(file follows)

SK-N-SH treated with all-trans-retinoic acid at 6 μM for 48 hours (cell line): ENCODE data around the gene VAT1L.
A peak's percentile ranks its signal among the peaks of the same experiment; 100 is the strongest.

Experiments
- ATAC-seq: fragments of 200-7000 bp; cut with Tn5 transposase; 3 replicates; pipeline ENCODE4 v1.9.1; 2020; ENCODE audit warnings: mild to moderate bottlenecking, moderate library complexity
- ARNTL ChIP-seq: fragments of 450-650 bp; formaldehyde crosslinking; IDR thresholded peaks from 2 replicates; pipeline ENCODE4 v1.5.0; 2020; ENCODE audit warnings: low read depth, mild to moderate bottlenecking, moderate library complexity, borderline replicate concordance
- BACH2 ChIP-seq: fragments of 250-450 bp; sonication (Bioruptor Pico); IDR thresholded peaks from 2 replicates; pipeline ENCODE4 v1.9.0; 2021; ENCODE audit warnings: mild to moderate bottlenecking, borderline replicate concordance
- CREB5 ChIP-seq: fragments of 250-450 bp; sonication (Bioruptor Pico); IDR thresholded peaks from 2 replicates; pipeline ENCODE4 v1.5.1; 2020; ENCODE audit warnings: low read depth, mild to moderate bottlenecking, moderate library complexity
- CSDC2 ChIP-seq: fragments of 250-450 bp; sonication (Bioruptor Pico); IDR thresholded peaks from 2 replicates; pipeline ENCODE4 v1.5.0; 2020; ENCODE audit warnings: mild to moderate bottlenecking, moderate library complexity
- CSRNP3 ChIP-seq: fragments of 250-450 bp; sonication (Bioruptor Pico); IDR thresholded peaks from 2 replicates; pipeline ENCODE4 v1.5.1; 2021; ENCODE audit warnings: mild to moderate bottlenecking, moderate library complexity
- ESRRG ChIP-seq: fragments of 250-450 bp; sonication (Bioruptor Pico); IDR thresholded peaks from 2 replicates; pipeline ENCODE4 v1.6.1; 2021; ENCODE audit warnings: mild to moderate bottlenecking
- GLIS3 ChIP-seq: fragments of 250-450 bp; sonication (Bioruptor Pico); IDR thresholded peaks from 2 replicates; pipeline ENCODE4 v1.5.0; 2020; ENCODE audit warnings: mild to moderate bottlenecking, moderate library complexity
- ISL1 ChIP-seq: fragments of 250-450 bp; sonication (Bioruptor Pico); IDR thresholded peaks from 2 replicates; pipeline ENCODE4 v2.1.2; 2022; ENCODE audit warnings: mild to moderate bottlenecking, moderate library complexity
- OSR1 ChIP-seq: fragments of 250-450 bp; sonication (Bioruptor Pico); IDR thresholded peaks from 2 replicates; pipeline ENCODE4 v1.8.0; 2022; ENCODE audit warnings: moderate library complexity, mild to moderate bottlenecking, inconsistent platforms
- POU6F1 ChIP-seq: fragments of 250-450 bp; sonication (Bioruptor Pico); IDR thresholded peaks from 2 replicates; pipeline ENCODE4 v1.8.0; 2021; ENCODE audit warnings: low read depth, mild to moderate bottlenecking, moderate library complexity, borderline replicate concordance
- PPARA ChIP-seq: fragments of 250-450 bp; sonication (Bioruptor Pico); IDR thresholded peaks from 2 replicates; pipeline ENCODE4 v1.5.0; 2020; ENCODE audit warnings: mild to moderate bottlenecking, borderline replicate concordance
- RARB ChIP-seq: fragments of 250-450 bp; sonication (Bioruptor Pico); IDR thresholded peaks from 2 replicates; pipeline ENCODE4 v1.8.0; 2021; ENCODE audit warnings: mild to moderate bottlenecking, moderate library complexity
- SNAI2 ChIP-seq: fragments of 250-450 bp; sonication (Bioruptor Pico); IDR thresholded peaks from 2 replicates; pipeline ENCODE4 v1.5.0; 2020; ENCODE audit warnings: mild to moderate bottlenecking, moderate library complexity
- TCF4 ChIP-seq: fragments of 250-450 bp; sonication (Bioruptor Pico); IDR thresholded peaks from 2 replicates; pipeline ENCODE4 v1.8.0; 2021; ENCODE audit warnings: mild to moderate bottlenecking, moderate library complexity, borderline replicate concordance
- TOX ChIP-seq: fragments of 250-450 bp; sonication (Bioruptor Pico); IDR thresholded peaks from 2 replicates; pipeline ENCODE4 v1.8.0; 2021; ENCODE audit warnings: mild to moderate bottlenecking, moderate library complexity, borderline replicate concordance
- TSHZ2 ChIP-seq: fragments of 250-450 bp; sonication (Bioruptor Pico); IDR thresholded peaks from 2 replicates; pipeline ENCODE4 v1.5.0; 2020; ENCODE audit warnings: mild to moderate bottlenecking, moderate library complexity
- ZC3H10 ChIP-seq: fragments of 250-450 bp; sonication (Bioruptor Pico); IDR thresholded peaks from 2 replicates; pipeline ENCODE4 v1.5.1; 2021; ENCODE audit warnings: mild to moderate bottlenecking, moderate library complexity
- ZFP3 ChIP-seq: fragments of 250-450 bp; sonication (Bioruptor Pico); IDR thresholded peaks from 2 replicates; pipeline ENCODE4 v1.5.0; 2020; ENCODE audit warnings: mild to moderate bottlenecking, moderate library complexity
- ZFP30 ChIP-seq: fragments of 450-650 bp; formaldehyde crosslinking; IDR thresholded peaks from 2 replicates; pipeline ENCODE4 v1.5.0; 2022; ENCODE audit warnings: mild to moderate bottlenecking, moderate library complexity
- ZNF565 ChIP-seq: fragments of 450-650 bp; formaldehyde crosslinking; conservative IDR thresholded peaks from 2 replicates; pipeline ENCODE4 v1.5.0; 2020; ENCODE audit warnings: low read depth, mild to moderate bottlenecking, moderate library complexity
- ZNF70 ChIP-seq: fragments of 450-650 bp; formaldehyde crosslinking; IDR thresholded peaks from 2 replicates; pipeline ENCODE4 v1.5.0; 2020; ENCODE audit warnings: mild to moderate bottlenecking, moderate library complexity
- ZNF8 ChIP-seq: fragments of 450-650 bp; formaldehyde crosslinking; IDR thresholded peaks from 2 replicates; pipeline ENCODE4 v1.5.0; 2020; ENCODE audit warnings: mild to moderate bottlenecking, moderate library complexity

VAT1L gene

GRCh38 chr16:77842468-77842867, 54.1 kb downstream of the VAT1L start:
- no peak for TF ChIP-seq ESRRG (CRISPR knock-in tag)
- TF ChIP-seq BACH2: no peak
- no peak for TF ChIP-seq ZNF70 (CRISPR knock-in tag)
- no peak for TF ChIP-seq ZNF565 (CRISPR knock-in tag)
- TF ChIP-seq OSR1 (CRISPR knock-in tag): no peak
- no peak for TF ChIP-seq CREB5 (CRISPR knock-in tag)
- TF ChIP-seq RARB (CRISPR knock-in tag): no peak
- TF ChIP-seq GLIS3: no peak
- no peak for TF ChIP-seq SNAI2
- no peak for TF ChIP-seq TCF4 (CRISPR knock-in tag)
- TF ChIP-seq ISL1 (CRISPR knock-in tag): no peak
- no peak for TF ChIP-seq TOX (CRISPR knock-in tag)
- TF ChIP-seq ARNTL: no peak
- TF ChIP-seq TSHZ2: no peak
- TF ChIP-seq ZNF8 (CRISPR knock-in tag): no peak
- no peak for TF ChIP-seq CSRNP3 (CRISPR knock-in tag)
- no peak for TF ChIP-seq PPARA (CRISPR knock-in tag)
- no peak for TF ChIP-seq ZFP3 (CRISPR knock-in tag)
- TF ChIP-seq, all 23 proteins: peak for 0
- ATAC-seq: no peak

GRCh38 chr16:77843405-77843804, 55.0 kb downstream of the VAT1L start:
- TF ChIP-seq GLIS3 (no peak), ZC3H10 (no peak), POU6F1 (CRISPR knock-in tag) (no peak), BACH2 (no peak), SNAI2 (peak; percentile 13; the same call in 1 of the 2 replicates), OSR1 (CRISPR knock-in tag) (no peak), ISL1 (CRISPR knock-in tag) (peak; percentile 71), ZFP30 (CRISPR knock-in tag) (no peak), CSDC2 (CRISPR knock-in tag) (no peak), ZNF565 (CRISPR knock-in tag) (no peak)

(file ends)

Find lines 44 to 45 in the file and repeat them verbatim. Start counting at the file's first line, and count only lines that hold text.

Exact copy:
- no peak for TF ChIP-seq CSRNP3 (CRISPR knock-in tag)
- no peak for TF ChIP-seq PPARA (CRISPR knock-in tag)